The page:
No one wants to talk about it. No one wants to think much about it. Most are in denial that it will even happen, but it is a certainty no one can escape. I am face to face with it every week where I work.
Life here is not meant to be permanent. One day I will die. So, too, will every person I hold dear around me.
It is sad. Or, is it? Perhaps a shift in perspective is needed. What if death is more of a gift than an event to run from? What if instead of worrying about it, I spend my time preparing for it?
Erwin Lutzer's perspective in the book, One Minute After You Die, is rare in today's culture. He remarks, "God prevented Adam and Eve from eternal sinfulness by giving them the gift of death, the ability to exit this life and arrive safely in the wondrous life to come. Death, though it would appear to be man's greatest enemy, would in the end, prove to be his greatest friend. Only through death can we go to God."
How else could I see my savior's face? How else could suffering and tears be erased forever? I do not think the alternative, living here forever, seems inviting. I know there is more beauty, more goodness than I can behold here on earth. I hunger for the day all is put right.
For we will all stand before God’s judgment seat. It is written:
“As surely as I live,’ says the Lord,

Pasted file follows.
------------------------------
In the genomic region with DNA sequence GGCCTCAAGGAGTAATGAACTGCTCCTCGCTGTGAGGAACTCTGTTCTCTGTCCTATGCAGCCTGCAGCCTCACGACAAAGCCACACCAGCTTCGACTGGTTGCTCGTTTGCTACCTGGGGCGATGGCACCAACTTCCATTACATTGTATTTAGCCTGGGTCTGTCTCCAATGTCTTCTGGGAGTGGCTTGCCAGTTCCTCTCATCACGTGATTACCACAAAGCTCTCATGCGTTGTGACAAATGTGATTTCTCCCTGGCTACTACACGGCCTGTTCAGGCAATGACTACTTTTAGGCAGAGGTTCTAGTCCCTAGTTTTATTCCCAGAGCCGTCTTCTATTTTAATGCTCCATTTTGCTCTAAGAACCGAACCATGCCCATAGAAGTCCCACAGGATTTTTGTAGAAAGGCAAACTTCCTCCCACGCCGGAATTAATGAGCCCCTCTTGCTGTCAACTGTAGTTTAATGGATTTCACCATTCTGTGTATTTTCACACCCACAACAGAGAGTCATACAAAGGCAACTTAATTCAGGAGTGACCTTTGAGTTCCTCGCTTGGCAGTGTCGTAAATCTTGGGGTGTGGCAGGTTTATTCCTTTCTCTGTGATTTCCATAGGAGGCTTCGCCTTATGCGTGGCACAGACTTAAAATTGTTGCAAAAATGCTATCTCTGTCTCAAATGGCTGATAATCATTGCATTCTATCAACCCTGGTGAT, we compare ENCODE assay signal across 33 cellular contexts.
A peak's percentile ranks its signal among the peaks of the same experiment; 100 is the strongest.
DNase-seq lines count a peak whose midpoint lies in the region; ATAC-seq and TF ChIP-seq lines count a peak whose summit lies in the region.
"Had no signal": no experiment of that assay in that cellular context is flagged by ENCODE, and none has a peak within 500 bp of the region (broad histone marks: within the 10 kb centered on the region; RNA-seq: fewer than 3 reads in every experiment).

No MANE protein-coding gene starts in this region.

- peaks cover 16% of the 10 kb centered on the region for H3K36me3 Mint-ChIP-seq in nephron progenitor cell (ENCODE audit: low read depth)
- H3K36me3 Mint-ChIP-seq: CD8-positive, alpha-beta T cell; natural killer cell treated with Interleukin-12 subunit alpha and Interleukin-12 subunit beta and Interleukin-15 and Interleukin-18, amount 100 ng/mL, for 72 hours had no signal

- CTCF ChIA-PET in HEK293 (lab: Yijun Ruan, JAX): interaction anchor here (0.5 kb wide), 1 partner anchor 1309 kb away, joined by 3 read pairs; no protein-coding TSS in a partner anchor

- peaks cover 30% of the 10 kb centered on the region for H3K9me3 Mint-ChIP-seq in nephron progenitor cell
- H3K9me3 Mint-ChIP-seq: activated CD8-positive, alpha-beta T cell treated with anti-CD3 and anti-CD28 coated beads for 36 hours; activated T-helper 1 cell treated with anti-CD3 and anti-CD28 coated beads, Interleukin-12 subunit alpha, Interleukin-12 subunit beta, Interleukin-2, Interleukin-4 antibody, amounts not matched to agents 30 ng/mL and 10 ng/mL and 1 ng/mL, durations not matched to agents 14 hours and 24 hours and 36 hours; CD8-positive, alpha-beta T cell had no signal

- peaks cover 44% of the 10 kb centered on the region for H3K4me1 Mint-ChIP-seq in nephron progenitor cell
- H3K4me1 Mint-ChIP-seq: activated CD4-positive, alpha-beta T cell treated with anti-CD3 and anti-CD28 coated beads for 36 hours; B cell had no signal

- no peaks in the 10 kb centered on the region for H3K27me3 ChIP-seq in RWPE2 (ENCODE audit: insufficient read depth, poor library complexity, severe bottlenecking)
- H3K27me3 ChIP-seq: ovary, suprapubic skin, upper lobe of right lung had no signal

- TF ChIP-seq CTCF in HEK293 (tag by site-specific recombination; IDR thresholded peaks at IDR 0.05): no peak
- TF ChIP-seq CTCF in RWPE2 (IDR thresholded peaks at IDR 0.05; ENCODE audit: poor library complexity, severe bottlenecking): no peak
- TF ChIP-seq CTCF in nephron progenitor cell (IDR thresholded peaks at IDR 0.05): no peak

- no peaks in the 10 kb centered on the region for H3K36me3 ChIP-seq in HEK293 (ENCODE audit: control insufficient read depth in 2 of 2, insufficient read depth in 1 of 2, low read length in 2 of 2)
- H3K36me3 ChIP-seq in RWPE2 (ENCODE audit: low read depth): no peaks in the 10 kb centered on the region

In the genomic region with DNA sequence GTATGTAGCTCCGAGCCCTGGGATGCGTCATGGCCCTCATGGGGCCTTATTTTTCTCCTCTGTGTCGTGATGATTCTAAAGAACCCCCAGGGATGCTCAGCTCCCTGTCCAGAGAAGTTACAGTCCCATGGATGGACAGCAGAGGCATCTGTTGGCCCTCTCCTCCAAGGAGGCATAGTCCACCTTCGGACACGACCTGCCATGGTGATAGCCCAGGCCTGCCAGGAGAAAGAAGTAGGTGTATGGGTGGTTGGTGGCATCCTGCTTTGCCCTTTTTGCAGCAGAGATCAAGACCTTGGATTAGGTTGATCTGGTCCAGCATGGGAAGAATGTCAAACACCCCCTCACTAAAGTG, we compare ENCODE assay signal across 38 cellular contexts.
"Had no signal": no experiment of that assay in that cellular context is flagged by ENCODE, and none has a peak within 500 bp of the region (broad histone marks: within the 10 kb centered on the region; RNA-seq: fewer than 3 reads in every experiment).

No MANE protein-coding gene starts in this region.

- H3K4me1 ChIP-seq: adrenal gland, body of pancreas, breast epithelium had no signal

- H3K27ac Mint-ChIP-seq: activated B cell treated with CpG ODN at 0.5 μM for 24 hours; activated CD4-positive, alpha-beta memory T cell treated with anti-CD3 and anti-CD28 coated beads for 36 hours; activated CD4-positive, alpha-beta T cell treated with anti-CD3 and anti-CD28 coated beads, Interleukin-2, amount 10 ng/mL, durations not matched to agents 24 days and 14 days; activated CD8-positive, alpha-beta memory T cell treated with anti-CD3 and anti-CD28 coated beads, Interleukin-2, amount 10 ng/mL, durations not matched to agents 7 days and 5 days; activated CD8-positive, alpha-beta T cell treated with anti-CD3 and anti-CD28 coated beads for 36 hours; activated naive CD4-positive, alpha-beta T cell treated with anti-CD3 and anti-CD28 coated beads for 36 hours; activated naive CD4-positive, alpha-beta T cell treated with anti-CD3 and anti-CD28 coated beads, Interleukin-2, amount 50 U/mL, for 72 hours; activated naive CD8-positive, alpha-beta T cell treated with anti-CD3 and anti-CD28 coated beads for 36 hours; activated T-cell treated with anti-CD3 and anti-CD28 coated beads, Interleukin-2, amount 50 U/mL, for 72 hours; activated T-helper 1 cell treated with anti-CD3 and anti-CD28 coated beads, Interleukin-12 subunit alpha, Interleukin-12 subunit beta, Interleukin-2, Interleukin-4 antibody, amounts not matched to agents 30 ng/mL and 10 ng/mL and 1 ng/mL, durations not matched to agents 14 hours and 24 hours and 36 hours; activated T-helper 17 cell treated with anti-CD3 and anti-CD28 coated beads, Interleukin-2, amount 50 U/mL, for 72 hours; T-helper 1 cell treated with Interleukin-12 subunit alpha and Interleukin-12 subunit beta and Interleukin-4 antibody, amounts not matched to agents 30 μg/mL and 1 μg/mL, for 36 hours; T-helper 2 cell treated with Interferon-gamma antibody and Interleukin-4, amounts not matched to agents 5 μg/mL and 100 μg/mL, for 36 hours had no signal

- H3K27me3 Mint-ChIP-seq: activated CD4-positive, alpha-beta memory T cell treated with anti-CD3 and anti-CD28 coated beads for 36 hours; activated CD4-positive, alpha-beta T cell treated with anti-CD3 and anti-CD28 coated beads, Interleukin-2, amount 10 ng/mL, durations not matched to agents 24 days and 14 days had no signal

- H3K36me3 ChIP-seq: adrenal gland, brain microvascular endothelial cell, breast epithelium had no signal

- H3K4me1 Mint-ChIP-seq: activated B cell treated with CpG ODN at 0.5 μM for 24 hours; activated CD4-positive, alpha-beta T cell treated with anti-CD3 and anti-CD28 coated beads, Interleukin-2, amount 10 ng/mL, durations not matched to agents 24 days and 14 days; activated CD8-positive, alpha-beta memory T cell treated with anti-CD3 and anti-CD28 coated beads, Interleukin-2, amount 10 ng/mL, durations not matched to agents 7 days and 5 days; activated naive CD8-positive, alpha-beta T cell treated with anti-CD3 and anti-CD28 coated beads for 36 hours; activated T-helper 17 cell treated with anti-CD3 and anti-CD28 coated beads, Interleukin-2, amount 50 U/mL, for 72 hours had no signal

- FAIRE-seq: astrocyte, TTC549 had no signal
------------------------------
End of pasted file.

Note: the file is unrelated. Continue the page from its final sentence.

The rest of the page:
‘every knee will bow before me;
every tongue will acknowledge God."
So then, each of us will give an account of ourselves to God.
(Romans 14:10b - 12 NIV)
If you grasp and cling to life on your terms, you'll lose it,
but if you let that life go, you'll get life on God's terms.
(Luke 17:33 MSG)
Instead of dreading my own death and worrying that something will happen to those around me (which it will eventually), I choose to make the most of the time that I have. I will purposefully weave love out of this one little thread of a life that I have been given.
And what of the uncertainties, the seemingly unfairness of some who exit before I expected them to? I remind myself that I do not have the whole picture, the perfect perspective from my vantage point on earth. As Ann Voskamp says in One Thousand Gifts, "Maybe (I) don't want to change the story, because (I) don't know what a different ending holds."
My story will have an ending. It will be a glorious one. I pray my life will be a page-turner, full of enough adventure and sacrifice that those who observe the plot will be drawn in and forever changed.
God, I am so excited to see you face to face one day. I pray that I will shine for you in all the days you have given me. I want to walk worthy of the calling I have received. I give to you the timing of my loved ones deaths. I have no control anyway. I trust you will give me peace that surpasses all understanding when I will need it the most. Amen.